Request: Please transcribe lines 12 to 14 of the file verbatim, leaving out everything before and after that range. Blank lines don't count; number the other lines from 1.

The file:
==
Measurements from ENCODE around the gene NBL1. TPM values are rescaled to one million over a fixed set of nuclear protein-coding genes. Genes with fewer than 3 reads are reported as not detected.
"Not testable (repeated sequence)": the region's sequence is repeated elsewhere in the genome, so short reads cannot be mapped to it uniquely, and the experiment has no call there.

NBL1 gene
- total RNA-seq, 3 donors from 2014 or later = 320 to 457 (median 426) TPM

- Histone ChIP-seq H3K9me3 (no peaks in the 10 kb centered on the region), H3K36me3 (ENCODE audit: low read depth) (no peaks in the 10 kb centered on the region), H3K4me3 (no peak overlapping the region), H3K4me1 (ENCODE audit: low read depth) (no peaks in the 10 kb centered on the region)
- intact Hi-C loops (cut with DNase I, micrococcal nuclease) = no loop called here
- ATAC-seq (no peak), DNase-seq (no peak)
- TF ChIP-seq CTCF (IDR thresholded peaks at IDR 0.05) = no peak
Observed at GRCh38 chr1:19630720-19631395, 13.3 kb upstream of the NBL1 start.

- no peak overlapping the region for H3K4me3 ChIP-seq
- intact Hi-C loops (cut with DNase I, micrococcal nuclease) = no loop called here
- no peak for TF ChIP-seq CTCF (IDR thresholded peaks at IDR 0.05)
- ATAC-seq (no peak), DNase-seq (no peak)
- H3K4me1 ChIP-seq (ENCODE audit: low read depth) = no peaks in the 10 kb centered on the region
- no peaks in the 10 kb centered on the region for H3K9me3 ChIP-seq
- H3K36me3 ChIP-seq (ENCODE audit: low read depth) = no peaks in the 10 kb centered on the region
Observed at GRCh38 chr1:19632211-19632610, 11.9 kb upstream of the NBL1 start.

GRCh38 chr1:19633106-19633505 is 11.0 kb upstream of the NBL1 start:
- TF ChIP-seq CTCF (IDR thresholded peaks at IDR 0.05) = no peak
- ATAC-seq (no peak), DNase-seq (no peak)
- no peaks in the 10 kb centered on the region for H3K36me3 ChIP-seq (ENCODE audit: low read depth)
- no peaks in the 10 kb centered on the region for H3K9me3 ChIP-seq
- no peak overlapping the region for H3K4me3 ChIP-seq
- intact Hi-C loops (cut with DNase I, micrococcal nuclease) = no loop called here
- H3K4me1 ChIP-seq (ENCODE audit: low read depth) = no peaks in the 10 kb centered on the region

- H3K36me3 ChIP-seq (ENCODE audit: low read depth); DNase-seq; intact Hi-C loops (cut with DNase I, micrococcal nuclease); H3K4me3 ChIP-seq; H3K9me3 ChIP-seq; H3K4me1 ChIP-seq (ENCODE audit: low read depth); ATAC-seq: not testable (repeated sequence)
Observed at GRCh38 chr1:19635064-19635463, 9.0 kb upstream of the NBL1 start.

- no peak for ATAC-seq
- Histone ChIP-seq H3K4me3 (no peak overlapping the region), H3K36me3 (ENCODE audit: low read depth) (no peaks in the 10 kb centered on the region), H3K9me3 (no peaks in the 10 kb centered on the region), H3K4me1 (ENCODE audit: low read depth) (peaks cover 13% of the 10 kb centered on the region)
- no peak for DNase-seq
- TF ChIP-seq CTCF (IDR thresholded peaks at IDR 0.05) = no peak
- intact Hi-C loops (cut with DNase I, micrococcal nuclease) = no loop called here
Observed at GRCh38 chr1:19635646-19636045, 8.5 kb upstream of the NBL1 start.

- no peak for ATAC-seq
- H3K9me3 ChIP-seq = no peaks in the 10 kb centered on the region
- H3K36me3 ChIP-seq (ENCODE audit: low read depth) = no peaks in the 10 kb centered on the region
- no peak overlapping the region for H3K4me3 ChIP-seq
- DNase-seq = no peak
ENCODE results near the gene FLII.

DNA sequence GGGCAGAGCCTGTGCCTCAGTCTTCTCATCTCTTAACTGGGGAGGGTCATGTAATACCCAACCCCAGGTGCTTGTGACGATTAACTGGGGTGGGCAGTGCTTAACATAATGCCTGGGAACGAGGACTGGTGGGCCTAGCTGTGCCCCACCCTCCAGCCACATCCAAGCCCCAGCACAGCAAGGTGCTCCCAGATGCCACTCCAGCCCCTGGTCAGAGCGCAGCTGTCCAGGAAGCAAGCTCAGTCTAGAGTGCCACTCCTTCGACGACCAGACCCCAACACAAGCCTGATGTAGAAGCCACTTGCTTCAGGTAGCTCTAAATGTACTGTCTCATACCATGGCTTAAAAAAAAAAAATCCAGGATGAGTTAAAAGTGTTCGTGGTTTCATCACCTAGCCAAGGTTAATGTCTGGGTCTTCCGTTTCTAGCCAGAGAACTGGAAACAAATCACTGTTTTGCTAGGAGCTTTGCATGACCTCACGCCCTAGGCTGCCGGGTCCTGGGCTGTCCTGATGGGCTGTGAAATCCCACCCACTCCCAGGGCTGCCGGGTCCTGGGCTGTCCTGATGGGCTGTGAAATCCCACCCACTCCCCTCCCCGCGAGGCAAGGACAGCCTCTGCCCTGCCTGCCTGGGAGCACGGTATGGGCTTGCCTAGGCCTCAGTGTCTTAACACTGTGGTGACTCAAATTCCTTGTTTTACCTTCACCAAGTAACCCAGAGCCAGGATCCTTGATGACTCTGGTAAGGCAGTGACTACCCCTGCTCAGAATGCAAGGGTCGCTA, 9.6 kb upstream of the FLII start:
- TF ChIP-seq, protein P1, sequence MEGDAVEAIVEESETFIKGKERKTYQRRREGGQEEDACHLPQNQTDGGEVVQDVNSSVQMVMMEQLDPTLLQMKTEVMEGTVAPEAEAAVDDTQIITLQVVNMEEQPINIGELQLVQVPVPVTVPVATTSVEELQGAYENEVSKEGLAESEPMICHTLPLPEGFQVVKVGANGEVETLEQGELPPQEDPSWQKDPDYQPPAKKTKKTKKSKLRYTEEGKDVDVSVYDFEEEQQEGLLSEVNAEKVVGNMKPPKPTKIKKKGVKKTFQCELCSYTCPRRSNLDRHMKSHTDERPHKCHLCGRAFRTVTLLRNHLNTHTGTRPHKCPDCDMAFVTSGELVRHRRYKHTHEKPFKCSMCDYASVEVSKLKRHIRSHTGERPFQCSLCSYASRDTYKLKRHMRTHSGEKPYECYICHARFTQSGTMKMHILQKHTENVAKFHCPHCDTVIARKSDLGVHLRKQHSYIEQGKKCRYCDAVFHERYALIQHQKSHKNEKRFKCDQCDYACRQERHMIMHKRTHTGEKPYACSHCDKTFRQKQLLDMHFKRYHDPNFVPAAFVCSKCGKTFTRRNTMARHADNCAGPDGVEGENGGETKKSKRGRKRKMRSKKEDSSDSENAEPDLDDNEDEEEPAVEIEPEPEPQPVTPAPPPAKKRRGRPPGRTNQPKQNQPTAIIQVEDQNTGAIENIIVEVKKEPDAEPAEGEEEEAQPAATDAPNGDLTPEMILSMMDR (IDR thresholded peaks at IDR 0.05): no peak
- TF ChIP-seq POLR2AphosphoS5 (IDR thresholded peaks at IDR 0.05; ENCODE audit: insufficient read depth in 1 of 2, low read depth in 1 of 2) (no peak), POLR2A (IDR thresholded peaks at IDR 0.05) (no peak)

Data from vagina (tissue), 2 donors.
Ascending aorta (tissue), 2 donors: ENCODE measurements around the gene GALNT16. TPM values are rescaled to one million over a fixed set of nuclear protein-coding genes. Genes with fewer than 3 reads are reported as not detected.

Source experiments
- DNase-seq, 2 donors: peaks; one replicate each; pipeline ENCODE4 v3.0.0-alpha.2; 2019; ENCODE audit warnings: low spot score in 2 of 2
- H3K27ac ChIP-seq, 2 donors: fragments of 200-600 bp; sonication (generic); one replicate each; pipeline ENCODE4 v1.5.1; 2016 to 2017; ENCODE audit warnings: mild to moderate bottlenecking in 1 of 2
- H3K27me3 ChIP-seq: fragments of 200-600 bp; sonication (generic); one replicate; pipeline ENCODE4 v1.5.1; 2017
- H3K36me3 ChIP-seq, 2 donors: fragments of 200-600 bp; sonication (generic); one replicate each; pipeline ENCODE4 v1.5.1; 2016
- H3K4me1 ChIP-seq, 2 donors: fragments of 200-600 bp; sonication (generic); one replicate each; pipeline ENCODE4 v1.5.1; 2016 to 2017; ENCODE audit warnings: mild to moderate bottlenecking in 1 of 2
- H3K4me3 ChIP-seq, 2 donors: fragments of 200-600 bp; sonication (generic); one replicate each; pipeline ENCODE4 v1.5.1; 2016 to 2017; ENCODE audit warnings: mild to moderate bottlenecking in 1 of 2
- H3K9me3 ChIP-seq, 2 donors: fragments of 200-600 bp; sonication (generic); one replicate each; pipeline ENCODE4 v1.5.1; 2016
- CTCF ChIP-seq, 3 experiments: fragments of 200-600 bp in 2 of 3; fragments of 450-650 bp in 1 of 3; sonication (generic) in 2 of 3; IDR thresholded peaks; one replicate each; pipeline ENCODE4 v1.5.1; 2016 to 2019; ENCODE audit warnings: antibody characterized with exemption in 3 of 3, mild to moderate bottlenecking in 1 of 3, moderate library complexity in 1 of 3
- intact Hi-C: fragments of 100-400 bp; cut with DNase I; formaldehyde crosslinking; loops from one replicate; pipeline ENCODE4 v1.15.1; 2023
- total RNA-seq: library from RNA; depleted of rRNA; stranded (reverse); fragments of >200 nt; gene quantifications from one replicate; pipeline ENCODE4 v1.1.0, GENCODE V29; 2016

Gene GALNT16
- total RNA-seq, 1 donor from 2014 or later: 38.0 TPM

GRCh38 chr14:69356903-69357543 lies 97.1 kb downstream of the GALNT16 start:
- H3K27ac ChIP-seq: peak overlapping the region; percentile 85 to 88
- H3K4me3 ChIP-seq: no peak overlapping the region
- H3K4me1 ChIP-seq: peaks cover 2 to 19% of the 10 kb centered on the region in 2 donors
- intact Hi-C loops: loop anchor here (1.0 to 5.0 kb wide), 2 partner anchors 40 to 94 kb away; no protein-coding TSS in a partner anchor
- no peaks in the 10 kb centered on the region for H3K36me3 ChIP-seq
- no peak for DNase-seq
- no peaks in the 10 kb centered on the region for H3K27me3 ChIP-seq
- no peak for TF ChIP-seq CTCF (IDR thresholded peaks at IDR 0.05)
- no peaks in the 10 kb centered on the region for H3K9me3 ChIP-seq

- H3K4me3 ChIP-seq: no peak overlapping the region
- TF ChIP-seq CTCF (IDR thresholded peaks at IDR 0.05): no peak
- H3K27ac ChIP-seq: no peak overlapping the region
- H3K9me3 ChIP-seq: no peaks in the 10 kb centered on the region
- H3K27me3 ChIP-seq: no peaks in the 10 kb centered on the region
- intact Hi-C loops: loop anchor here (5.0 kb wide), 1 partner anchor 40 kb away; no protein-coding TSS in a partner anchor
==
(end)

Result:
- no peak for TF ChIP-seq CTCF (IDR thresholded peaks at IDR 0.05)
- ATAC-seq (no peak), DNase-seq (no peak)
- H3K4me1 ChIP-seq (ENCODE audit: low read depth) = no peaks in the 10 kb centered on the region